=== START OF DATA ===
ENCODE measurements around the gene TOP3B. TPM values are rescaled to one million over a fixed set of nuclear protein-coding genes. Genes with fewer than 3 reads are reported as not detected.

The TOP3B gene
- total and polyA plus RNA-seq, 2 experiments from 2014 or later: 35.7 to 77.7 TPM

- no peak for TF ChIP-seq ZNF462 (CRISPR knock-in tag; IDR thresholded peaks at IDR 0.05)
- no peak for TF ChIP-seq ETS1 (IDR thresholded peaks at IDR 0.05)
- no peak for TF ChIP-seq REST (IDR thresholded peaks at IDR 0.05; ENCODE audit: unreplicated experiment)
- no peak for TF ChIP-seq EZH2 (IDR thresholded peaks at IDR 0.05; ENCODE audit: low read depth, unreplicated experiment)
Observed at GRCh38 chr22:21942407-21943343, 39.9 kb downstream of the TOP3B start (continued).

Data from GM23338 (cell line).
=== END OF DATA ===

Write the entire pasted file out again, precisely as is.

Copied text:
ENCODE measurements around the gene TOP3B. TPM values are rescaled to one million over a fixed set of nuclear protein-coding genes. Genes with fewer than 3 reads are reported as not detected.

The TOP3B gene
- total and polyA plus RNA-seq, 2 experiments from 2014 or later: 35.7 to 77.7 TPM

- no peak for TF ChIP-seq ZNF462 (CRISPR knock-in tag; IDR thresholded peaks at IDR 0.05)
- no peak for TF ChIP-seq ETS1 (IDR thresholded peaks at IDR 0.05)
- no peak for TF ChIP-seq REST (IDR thresholded peaks at IDR 0.05; ENCODE audit: unreplicated experiment)
- no peak for TF ChIP-seq EZH2 (IDR thresholded peaks at IDR 0.05; ENCODE audit: low read depth, unreplicated experiment)
Observed at GRCh38 chr22:21942407-21943343, 39.9 kb downstream of the TOP3B start (continued).

Data from GM23338 (cell line).